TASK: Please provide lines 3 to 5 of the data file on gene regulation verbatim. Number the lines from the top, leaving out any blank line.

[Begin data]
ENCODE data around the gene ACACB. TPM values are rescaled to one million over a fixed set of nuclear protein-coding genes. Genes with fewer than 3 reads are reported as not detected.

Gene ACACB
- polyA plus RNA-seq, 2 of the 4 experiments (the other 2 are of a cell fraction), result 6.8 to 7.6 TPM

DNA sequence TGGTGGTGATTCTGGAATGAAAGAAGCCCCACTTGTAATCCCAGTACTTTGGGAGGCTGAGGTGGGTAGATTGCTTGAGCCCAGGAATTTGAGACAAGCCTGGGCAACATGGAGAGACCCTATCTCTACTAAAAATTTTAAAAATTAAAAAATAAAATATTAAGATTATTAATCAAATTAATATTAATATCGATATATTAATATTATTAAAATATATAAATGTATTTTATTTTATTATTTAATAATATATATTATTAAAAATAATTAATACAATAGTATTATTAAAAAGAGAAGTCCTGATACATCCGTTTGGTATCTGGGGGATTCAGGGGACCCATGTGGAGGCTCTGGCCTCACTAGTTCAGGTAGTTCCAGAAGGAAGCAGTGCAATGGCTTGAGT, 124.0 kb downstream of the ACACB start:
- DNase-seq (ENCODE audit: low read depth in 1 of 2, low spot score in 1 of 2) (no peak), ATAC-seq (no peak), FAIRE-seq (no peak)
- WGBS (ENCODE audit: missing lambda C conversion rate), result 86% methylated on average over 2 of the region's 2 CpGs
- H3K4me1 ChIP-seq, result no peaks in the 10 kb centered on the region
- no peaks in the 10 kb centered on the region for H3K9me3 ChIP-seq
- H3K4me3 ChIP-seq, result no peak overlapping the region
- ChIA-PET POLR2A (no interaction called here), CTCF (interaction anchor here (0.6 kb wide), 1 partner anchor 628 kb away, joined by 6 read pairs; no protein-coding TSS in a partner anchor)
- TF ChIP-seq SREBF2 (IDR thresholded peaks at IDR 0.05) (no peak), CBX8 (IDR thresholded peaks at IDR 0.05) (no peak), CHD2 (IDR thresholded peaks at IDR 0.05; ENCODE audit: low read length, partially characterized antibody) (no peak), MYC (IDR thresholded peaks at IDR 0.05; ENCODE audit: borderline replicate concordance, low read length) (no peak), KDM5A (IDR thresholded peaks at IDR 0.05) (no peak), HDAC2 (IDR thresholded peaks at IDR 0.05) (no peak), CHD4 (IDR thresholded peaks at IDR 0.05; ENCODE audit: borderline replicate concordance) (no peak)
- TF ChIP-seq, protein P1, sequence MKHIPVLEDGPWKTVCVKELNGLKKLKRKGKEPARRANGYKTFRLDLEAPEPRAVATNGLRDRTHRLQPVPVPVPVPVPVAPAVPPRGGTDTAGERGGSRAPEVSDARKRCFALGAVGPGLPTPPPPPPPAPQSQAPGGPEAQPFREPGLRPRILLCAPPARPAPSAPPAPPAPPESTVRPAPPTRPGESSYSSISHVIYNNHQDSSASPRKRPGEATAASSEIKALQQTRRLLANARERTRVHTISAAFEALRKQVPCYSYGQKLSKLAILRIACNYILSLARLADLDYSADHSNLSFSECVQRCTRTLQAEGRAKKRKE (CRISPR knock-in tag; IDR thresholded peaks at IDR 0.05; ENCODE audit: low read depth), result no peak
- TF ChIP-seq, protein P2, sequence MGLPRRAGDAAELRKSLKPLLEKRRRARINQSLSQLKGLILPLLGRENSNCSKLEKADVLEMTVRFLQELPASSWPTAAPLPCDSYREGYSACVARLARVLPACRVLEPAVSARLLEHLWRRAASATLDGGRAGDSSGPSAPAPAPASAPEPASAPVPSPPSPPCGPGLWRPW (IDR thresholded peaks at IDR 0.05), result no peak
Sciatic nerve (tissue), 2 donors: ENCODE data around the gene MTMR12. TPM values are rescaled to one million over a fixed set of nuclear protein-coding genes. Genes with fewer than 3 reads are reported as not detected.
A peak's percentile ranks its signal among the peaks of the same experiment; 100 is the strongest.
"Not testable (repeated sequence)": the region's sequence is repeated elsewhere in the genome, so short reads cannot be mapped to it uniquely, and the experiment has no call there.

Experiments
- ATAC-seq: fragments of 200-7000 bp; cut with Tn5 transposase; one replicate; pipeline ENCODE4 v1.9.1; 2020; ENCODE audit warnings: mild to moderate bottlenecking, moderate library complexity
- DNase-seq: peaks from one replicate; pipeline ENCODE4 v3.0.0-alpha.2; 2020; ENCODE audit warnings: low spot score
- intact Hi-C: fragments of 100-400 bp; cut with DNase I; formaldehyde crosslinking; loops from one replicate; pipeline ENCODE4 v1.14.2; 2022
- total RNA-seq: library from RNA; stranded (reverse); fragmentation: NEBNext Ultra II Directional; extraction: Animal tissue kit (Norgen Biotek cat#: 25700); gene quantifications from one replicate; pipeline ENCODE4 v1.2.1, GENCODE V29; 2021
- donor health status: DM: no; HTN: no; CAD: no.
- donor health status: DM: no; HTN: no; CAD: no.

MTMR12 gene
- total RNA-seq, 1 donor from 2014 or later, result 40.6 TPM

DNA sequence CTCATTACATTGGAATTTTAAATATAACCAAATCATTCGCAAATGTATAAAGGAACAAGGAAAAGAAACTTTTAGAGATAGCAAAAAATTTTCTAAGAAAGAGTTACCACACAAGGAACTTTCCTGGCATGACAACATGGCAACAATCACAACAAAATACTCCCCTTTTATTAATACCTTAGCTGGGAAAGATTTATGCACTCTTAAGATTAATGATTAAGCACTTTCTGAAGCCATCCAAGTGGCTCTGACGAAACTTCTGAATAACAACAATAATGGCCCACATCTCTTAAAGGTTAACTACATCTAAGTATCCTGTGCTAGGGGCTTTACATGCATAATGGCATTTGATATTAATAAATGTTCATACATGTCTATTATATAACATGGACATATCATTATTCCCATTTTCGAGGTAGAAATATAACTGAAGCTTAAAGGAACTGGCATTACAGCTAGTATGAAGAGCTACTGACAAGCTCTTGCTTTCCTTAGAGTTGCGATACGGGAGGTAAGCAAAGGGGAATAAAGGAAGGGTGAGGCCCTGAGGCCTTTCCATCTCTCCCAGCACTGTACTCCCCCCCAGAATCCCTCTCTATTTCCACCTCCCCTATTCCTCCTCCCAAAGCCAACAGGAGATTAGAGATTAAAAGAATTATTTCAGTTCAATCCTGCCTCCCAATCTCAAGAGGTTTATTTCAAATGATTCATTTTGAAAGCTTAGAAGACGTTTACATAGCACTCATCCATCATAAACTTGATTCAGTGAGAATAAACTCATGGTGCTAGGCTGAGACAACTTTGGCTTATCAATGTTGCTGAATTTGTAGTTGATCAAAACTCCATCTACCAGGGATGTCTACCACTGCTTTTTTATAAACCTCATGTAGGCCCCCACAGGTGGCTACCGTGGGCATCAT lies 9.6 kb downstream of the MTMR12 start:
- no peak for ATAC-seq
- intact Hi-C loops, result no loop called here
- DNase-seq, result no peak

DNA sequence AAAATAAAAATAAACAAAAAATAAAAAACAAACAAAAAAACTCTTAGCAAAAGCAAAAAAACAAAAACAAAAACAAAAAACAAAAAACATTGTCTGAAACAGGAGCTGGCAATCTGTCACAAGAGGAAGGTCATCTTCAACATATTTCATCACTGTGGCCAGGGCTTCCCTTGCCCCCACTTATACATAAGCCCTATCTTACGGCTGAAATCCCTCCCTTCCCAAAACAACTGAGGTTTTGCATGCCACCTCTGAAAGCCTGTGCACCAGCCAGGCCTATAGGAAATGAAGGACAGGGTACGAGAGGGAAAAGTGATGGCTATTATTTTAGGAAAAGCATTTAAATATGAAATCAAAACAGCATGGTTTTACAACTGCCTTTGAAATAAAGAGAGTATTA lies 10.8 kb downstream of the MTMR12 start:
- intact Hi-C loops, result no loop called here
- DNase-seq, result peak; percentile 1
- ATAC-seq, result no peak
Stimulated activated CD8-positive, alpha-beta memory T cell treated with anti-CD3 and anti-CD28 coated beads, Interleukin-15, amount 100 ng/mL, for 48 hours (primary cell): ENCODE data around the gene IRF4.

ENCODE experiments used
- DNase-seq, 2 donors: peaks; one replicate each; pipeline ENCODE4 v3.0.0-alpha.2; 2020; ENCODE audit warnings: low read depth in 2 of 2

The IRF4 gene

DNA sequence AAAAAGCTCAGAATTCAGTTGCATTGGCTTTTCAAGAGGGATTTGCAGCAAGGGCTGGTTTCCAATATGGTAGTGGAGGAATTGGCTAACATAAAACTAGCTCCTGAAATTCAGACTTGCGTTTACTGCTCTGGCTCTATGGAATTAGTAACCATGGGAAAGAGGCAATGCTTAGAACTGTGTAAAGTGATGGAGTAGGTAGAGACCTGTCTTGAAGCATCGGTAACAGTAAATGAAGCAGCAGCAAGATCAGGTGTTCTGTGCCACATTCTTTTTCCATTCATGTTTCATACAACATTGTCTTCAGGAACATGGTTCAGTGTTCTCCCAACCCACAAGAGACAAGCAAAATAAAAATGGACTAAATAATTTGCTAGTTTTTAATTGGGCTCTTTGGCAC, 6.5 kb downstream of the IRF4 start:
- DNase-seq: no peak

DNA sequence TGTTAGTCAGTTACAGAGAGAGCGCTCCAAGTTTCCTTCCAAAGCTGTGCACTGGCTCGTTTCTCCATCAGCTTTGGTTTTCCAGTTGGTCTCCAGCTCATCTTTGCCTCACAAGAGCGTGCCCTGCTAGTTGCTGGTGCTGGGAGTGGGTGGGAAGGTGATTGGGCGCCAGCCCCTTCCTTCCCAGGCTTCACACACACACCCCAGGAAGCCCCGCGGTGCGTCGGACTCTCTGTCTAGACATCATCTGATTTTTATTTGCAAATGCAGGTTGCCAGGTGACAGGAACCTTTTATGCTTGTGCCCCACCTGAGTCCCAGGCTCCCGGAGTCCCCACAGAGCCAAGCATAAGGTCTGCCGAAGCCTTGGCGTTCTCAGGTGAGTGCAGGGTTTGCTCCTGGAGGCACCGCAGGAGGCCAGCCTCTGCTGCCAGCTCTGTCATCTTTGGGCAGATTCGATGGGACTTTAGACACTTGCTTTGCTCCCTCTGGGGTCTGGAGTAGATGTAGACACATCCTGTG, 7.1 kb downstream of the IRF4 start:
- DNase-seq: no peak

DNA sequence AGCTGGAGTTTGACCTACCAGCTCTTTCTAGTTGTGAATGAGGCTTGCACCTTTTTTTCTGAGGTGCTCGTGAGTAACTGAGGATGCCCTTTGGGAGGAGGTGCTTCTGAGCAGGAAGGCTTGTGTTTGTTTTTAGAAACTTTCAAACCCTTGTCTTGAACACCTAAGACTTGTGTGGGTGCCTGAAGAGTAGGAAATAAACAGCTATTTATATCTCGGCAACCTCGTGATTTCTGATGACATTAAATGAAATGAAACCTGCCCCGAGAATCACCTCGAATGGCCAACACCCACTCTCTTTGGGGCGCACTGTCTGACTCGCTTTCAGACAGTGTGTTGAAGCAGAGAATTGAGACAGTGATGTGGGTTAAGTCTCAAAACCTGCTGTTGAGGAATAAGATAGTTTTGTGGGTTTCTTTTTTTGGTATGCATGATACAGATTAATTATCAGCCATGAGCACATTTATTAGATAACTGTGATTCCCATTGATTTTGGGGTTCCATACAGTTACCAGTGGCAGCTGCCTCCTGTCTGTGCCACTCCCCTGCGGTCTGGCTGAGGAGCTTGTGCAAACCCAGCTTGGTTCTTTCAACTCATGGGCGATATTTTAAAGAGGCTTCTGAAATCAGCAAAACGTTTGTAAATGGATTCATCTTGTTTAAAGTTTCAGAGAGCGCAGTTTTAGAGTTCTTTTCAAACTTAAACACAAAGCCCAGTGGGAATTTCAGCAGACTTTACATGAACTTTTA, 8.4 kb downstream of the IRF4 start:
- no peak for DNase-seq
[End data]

- polyA plus RNA-seq, 2 of the 4 experiments (the other 2 are of a cell fraction), result 6.8 to 7.6 TPM

DNA sequence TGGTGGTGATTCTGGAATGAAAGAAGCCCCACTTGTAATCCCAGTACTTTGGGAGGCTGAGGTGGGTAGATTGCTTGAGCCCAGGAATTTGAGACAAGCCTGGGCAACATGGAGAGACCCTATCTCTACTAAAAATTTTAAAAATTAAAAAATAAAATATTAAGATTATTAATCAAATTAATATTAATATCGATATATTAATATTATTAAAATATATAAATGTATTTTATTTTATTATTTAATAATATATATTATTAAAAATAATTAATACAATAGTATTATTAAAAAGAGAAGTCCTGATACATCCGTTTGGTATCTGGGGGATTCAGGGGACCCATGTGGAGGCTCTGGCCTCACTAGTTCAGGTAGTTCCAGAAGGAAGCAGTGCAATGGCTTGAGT, 124.0 kb downstream of the ACACB start:
- DNase-seq (ENCODE audit: low read depth in 1 of 2, low spot score in 1 of 2) (no peak), ATAC-seq (no peak), FAIRE-seq (no peak)